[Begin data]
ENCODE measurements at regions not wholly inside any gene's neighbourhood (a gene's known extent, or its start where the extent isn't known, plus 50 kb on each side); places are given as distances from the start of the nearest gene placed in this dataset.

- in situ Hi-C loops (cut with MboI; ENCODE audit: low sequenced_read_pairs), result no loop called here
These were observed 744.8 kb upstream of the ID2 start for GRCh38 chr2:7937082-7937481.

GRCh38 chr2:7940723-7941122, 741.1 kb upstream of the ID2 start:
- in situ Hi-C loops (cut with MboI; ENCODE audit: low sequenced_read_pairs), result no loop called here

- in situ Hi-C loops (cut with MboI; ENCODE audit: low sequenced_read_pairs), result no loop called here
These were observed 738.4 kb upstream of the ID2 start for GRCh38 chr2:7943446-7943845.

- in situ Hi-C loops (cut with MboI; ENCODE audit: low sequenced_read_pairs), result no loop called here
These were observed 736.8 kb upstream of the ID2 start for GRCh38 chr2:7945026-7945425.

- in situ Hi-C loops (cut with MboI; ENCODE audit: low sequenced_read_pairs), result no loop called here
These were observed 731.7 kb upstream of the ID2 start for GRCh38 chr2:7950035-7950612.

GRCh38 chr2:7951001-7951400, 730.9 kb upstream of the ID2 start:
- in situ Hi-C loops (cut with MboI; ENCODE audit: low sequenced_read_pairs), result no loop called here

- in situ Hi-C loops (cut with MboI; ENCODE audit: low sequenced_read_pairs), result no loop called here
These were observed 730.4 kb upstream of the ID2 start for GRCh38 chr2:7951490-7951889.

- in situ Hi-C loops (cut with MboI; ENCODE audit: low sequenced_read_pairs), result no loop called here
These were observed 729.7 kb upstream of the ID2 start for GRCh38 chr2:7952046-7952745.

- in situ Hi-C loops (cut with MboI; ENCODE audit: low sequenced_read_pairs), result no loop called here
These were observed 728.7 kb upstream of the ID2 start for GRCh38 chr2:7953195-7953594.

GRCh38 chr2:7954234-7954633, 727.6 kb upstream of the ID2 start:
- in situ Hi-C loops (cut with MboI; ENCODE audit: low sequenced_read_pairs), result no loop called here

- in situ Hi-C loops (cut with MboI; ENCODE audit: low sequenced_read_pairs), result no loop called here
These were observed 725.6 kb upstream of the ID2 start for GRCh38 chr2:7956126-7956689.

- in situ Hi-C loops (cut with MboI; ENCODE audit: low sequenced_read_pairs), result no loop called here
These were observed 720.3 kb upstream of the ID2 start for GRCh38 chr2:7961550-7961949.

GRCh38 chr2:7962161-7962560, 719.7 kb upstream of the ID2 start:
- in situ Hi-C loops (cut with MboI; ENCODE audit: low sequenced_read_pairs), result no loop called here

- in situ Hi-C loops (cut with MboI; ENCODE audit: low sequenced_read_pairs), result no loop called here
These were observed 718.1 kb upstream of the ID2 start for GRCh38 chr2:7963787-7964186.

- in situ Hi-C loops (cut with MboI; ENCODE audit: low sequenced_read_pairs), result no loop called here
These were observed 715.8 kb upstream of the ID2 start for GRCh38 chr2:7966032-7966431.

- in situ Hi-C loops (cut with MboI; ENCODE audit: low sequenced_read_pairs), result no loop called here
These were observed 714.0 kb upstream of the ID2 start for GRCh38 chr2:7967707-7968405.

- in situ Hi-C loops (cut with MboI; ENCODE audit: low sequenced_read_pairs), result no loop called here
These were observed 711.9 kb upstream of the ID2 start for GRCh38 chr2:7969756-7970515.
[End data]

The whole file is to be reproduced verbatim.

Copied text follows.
ENCODE measurements at regions not wholly inside any gene's neighbourhood (a gene's known extent, or its start where the extent isn't known, plus 50 kb on each side); places are given as distances from the start of the nearest gene placed in this dataset.

- in situ Hi-C loops (cut with MboI; ENCODE audit: low sequenced_read_pairs), result no loop called here
These were observed 744.8 kb upstream of the ID2 start for GRCh38 chr2:7937082-7937481.

GRCh38 chr2:7940723-7941122, 741.1 kb upstream of the ID2 start:
- in situ Hi-C loops (cut with MboI; ENCODE audit: low sequenced_read_pairs), result no loop called here

- in situ Hi-C loops (cut with MboI; ENCODE audit: low sequenced_read_pairs), result no loop called here
These were observed 738.4 kb upstream of the ID2 start for GRCh38 chr2:7943446-7943845.

- in situ Hi-C loops (cut with MboI; ENCODE audit: low sequenced_read_pairs), result no loop called here
These were observed 736.8 kb upstream of the ID2 start for GRCh38 chr2:7945026-7945425.

- in situ Hi-C loops (cut with MboI; ENCODE audit: low sequenced_read_pairs), result no loop called here
These were observed 731.7 kb upstream of the ID2 start for GRCh38 chr2:7950035-7950612.

GRCh38 chr2:7951001-7951400, 730.9 kb upstream of the ID2 start:
- in situ Hi-C loops (cut with MboI; ENCODE audit: low sequenced_read_pairs), result no loop called here

- in situ Hi-C loops (cut with MboI; ENCODE audit: low sequenced_read_pairs), result no loop called here
These were observed 730.4 kb upstream of the ID2 start for GRCh38 chr2:7951490-7951889.

- in situ Hi-C loops (cut with MboI; ENCODE audit: low sequenced_read_pairs), result no loop called here
These were observed 729.7 kb upstream of the ID2 start for GRCh38 chr2:7952046-7952745.

- in situ Hi-C loops (cut with MboI; ENCODE audit: low sequenced_read_pairs), result no loop called here
These were observed 728.7 kb upstream of the ID2 start for GRCh38 chr2:7953195-7953594.

GRCh38 chr2:7954234-7954633, 727.6 kb upstream of the ID2 start:
- in situ Hi-C loops (cut with MboI; ENCODE audit: low sequenced_read_pairs), result no loop called here

- in situ Hi-C loops (cut with MboI; ENCODE audit: low sequenced_read_pairs), result no loop called here
These were observed 725.6 kb upstream of the ID2 start for GRCh38 chr2:7956126-7956689.

- in situ Hi-C loops (cut with MboI; ENCODE audit: low sequenced_read_pairs), result no loop called here
These were observed 720.3 kb upstream of the ID2 start for GRCh38 chr2:7961550-7961949.

GRCh38 chr2:7962161-7962560, 719.7 kb upstream of the ID2 start:
- in situ Hi-C loops (cut with MboI; ENCODE audit: low sequenced_read_pairs), result no loop called here

- in situ Hi-C loops (cut with MboI; ENCODE audit: low sequenced_read_pairs), result no loop called here
These were observed 718.1 kb upstream of the ID2 start for GRCh38 chr2:7963787-7964186.

- in situ Hi-C loops (cut with MboI; ENCODE audit: low sequenced_read_pairs), result no loop called here
These were observed 715.8 kb upstream of the ID2 start for GRCh38 chr2:7966032-7966431.

- in situ Hi-C loops (cut with MboI; ENCODE audit: low sequenced_read_pairs), result no loop called here
These were observed 714.0 kb upstream of the ID2 start for GRCh38 chr2:7967707-7968405.

- in situ Hi-C loops (cut with MboI; ENCODE audit: low sequenced_read_pairs), result no loop called here
These were observed 711.9 kb upstream of the ID2 start for GRCh38 chr2:7969756-7970515.